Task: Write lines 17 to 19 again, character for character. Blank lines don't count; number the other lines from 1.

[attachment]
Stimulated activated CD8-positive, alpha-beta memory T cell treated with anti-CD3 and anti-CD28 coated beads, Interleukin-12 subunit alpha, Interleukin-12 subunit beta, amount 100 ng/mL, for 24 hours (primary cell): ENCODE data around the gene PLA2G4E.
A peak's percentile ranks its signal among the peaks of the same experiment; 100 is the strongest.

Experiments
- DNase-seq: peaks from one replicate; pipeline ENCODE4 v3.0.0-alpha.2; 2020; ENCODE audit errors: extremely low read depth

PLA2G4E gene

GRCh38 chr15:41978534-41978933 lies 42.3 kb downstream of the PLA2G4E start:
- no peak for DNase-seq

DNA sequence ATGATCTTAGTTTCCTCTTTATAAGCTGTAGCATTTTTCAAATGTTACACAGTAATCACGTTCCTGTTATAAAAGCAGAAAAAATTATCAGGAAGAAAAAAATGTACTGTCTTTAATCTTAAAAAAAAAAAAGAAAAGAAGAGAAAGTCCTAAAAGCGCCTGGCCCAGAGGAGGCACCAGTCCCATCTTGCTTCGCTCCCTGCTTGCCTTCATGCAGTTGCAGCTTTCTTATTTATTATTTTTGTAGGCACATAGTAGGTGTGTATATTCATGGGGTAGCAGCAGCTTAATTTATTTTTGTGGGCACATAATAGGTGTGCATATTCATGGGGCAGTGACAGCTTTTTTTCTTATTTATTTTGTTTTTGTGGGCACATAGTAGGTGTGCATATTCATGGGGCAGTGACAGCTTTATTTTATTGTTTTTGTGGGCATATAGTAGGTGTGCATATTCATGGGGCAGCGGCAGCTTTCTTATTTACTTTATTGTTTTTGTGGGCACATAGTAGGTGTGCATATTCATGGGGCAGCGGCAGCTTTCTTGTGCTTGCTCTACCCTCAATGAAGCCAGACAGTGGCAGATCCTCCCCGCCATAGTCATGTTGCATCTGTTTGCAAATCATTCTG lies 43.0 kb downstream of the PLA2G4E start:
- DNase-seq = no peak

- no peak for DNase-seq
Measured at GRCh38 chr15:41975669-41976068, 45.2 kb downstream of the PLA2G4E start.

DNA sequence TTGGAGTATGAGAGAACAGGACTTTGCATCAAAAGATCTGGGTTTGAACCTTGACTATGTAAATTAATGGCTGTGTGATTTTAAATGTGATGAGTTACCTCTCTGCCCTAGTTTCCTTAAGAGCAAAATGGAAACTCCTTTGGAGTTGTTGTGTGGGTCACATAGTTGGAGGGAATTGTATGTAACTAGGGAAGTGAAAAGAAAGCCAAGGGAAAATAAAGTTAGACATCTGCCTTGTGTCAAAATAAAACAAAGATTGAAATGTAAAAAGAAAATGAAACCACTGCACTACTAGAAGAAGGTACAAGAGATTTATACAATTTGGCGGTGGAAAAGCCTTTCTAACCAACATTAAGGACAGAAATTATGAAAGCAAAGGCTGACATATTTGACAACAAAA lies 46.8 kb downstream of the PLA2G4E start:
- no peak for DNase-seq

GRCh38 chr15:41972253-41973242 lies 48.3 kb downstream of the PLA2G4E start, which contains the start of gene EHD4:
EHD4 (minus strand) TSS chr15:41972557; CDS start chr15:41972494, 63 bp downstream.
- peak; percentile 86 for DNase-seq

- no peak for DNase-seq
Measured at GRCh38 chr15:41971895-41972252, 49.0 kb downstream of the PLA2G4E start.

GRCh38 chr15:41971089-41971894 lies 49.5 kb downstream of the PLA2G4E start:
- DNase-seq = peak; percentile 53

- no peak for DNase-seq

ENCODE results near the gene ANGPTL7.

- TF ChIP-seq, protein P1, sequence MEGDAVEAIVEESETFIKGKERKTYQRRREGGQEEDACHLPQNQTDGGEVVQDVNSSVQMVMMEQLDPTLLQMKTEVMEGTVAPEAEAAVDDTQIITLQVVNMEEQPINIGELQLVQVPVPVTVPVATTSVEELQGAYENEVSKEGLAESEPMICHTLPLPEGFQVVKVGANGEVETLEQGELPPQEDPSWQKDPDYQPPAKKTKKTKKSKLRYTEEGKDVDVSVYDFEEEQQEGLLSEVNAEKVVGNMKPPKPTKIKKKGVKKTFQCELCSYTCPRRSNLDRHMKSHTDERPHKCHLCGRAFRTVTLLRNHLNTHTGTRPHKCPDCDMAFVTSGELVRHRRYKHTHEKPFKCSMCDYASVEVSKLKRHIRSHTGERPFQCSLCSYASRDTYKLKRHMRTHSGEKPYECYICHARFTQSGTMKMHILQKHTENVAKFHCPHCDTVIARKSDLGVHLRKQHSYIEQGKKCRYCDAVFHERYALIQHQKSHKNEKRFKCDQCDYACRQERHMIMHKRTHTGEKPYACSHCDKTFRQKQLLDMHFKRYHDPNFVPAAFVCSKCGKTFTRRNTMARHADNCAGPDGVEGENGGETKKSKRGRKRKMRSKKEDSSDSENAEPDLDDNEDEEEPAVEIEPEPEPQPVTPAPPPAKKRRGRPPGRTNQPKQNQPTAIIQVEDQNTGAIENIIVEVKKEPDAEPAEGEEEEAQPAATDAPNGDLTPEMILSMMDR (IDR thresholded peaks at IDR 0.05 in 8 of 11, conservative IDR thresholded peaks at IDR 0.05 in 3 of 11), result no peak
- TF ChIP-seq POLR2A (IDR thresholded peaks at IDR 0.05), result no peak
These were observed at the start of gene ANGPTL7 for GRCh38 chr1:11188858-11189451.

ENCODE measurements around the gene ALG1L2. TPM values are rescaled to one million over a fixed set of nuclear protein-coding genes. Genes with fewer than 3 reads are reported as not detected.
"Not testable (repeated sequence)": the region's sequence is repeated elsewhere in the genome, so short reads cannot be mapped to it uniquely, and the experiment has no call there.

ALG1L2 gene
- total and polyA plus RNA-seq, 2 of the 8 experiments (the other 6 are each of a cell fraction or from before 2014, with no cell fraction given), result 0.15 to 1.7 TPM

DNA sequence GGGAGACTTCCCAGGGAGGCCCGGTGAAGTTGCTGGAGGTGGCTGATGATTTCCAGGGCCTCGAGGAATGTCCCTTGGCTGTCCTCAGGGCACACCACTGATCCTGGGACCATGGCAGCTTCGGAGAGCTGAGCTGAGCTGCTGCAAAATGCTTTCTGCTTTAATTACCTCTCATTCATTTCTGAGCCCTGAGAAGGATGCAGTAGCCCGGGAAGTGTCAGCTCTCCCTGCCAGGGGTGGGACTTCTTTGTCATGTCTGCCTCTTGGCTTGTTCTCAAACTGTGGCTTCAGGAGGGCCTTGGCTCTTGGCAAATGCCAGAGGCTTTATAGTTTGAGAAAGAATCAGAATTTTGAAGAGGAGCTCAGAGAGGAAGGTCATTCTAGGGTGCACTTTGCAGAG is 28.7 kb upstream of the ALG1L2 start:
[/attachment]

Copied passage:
- no peak for DNase-seq
Measured at GRCh38 chr15:41971895-41972252, 49.0 kb downstream of the PLA2G4E start.

GRCh38 chr15:41971089-41971894 lies 49.5 kb downstream of the PLA2G4E start: